(D. Swift.)

Wherefore dost Thou forget us forever, and forsake us so long time?
For the ship doth not more naturally arise with the flowing in of the waters, than doubts in the soul with the coming in of troubles. For all this while God is but either trying thy disposition, and the frame and temper of thy spirit towards Himself, He is but seeing whether thou wilt love Him frowning as well as smiling upon thy soul (Isaiah 8:17), or ransacking of thine heart, and making discovery to thee of the filth and guilt of sin that is within thee, for man feels his sins with most hatred and sorrow in the times of God's withdrawings (1 Samuel 21:1, 2), or He is but putting thee into that most excellent life of His most precious saints. Thou wouldest live by sense, but He will now teach thee with David to live by faith (Psalm 27:13), or else the Lord is preparing thee for greater apprehensions of His love and favour for the time to come. Yet still, for all that hath been spoken, methinks I see you, O ye captived Jews, like Rachel, weeping and refusing consolation; what, are you like the marigold, which opens and shuts with the sun? are you as court favourites, whose comforts and discomforts depend upon the countenance or discountenance of their prince? I must needs acknowledge, that heaven's frowning, God's neglecting, or the Lord's deserting, wounds deep, and pierceth through a Christian's heart. And this hath been the cause why in an expostulatory way they have breathed out these, or the like complaints; if the Lord be with us, why is all this befallen us? Will the Lord cast off forever, will He not again show favour? hath He forgotten to be gracious, and doth His promise fail for evermore (Psalm 77:7-9)? Neither do I marvel if, in this pang those have been the expresses of their souls. For where is a believer's love concentrate, as it were, and gathered together, but in the Lord its God? and therefore it languisheth in His absence, and is ill at ease, until it enjoy His presence (Song of Solomon 5:8). Hath not the saints' rejoicing ever been principally in Divine communion (Psalm 4:7)? Is not the assurance of His love the very day and joy of a Christian heart?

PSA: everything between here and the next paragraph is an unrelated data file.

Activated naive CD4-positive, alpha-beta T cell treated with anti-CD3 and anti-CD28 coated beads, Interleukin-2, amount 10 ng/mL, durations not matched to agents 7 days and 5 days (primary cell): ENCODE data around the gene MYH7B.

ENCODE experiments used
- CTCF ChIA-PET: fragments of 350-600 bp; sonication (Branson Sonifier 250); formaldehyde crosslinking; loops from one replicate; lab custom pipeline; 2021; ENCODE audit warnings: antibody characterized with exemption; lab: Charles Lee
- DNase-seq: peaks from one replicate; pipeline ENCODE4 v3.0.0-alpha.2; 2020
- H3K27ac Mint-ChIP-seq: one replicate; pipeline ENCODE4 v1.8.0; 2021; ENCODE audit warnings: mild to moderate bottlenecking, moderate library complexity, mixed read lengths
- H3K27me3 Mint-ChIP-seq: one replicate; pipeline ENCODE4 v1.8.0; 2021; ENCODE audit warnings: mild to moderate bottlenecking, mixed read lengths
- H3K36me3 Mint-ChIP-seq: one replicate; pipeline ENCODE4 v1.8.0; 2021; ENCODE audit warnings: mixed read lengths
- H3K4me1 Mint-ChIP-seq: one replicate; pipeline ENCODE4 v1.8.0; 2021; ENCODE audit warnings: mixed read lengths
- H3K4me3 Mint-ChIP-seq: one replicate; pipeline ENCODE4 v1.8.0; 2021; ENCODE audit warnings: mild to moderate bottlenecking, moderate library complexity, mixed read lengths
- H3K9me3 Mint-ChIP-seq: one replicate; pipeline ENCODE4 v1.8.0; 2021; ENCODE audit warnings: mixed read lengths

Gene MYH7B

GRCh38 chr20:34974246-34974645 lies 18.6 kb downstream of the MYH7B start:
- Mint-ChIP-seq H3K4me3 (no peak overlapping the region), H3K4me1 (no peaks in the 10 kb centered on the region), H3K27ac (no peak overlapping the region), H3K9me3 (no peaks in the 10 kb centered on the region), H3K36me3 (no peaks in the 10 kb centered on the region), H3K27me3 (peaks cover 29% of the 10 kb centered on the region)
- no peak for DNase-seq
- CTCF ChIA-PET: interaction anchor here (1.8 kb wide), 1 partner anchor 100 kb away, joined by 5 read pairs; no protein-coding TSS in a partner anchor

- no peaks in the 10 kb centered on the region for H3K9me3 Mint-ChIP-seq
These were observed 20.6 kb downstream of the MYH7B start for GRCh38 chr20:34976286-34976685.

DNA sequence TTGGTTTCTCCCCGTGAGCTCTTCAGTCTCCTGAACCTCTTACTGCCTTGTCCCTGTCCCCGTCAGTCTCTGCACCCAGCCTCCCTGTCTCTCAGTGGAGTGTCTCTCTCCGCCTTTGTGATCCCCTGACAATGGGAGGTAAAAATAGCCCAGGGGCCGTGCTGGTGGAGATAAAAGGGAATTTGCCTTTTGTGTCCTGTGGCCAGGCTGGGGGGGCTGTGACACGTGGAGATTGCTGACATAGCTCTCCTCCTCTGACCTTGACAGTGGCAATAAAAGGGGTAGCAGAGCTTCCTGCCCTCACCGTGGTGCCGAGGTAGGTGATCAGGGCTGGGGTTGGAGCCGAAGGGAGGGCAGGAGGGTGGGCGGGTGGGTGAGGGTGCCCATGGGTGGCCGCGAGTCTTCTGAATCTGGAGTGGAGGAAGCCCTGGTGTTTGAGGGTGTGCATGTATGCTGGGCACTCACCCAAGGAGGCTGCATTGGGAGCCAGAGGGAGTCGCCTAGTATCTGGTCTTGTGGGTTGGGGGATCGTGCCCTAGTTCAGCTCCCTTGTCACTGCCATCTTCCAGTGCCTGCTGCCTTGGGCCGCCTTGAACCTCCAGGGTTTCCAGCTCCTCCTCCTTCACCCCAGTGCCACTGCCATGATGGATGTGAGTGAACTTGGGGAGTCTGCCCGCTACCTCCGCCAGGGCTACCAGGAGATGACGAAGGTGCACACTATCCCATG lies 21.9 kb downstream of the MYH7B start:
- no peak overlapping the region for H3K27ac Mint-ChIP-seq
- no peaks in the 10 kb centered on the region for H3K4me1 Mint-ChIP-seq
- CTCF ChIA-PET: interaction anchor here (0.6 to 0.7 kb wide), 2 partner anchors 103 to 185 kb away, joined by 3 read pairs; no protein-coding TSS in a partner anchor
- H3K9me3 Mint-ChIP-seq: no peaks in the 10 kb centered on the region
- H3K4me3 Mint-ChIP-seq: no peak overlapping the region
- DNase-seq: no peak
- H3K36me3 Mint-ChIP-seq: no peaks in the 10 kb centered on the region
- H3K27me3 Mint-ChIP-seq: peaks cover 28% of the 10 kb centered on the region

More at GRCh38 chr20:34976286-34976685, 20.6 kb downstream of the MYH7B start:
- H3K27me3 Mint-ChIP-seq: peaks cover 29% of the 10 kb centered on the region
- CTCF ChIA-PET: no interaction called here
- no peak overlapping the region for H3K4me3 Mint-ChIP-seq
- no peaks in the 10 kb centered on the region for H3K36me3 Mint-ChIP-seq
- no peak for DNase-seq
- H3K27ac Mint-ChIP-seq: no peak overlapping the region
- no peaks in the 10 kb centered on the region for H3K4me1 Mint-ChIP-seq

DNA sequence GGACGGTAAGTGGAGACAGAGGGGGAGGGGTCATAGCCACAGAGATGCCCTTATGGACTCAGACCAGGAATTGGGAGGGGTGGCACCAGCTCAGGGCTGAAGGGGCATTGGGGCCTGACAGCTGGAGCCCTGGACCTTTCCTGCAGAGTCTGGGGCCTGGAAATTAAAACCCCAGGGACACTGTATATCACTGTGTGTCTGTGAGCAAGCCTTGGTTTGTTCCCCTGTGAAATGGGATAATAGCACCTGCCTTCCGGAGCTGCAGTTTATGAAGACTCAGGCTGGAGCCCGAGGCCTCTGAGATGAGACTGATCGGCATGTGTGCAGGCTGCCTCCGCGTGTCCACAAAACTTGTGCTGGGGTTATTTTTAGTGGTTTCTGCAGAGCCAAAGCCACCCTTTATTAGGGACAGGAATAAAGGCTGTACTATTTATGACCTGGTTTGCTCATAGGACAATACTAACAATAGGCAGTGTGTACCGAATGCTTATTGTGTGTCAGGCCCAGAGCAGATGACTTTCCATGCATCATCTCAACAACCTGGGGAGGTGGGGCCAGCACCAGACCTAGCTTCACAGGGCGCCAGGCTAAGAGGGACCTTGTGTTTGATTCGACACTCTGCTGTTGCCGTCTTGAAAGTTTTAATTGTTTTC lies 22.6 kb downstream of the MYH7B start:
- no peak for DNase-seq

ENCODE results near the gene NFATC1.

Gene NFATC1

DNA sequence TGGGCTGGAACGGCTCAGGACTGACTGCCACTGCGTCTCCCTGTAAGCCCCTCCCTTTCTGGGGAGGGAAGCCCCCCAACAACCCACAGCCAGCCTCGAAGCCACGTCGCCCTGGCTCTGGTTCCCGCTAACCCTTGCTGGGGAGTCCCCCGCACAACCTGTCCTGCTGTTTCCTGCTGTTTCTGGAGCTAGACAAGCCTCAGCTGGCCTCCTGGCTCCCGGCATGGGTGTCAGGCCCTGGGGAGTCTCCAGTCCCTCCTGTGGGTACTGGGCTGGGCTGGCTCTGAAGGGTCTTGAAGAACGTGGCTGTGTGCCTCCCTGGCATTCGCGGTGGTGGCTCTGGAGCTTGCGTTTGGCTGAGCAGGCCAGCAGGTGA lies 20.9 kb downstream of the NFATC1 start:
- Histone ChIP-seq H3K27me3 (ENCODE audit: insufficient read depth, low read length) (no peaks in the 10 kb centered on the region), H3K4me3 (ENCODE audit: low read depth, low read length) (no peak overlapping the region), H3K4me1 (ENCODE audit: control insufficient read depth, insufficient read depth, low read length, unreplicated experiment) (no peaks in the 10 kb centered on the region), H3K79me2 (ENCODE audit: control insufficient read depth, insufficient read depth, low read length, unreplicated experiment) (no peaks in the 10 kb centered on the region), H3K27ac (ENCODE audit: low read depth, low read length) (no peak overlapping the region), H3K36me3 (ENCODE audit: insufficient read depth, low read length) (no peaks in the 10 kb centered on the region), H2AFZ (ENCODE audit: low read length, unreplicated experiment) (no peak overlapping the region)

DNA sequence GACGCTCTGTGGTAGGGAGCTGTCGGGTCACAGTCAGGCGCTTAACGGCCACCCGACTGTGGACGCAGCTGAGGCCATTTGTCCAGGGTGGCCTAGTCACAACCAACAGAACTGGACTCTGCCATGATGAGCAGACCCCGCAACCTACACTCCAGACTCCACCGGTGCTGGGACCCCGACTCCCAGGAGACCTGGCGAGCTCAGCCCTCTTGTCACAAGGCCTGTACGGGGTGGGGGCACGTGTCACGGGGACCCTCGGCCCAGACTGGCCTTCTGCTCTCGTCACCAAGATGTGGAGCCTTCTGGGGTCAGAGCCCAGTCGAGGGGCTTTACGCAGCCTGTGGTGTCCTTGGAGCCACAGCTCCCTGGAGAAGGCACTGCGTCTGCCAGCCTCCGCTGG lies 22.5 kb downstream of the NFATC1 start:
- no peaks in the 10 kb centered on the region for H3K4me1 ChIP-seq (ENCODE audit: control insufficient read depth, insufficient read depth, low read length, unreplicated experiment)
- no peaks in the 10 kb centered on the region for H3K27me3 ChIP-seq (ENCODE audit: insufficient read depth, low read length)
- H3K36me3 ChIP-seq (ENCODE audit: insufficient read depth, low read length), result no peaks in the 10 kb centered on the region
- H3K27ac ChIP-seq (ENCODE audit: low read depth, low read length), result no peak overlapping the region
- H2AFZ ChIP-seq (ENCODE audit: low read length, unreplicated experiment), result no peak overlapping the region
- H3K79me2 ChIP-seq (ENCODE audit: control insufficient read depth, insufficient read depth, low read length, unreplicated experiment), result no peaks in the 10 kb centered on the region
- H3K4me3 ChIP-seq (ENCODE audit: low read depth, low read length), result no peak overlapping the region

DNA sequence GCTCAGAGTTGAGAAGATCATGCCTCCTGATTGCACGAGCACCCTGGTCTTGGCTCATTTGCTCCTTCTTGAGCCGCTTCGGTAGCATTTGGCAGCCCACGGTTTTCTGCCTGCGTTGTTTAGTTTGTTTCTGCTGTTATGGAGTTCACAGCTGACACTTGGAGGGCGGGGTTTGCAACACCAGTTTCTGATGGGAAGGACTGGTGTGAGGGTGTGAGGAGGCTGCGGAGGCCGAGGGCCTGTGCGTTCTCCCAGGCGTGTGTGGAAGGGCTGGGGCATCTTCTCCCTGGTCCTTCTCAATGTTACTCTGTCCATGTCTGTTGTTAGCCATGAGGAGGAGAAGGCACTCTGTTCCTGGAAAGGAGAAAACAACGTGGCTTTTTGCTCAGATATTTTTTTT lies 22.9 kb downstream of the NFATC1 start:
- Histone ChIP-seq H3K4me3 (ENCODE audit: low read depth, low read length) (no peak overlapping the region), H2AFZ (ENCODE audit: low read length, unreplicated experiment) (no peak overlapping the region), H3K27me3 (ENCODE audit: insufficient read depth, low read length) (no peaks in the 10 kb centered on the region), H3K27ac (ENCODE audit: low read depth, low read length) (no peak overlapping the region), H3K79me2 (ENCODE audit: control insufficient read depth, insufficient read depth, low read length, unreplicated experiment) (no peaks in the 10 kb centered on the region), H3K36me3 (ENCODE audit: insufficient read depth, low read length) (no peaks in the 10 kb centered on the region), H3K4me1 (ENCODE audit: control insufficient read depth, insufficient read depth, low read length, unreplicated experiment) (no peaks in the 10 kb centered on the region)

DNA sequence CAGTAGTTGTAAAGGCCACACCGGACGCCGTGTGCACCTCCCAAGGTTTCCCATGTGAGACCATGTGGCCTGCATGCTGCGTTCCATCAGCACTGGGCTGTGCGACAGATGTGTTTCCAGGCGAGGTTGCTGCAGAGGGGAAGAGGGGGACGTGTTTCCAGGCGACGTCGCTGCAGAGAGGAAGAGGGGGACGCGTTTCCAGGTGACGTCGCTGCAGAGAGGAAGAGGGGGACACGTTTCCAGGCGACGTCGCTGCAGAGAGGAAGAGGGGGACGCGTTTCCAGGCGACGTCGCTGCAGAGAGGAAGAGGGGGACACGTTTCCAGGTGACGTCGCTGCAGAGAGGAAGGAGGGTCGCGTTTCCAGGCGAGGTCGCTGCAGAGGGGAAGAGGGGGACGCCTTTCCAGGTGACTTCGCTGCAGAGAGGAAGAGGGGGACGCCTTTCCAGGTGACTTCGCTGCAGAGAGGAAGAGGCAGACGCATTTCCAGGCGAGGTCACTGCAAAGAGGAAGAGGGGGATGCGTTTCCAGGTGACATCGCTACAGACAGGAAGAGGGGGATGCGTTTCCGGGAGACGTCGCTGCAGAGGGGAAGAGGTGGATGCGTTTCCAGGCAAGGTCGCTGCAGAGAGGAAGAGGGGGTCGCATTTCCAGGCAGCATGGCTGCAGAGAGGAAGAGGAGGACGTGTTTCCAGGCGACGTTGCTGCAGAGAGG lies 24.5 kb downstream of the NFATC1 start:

(D. Swift.)

Turn Thou us unto Thee, O Lord, and we shall be turned; renew our days as of old
I. It is a turning of the soul TO the Lord. Not to creeds, not to churches, but to the Lord Himself, as the object of supreme love. The centreing of the whole soul upon Him. If the Lord is loved supremely, He will be the dominant subject of thought, the leading theme of conversation, the paramount sovereign of life.

II. It is a turning of the soul to the Lord BY the Lord. No one can turn the human soul to God but Himself. A man may as well endeavour to roll back the Mississippi to its mountain springs as to turn back the soul to the Lord; He alone can do it, and He does it by the influence of nature, historic events, Gospel truths, and Christly ministries.


1. Afflictions send the saints unto their God. O happy sorrows, O blessed troubles that thus bring poor souls nearer to their God. Now, having been thus doctrinated in the school of the Cross, thou mayest experimentally say with the sweet singer of Israel, it is good for me that I have been afflicted, thereby I have learned to know Thy statutes.